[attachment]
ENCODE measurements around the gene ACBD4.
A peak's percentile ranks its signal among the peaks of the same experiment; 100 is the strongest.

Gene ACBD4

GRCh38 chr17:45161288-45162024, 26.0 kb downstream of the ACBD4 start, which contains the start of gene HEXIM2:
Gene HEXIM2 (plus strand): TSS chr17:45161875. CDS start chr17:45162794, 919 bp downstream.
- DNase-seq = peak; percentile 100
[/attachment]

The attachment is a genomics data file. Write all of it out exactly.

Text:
ENCODE measurements around the gene ACBD4.
A peak's percentile ranks its signal among the peaks of the same experiment; 100 is the strongest.

Gene ACBD4

GRCh38 chr17:45161288-45162024, 26.0 kb downstream of the ACBD4 start, which contains the start of gene HEXIM2:
Gene HEXIM2 (plus strand): TSS chr17:45161875. CDS start chr17:45162794, 919 bp downstream.
- DNase-seq = peak; percentile 100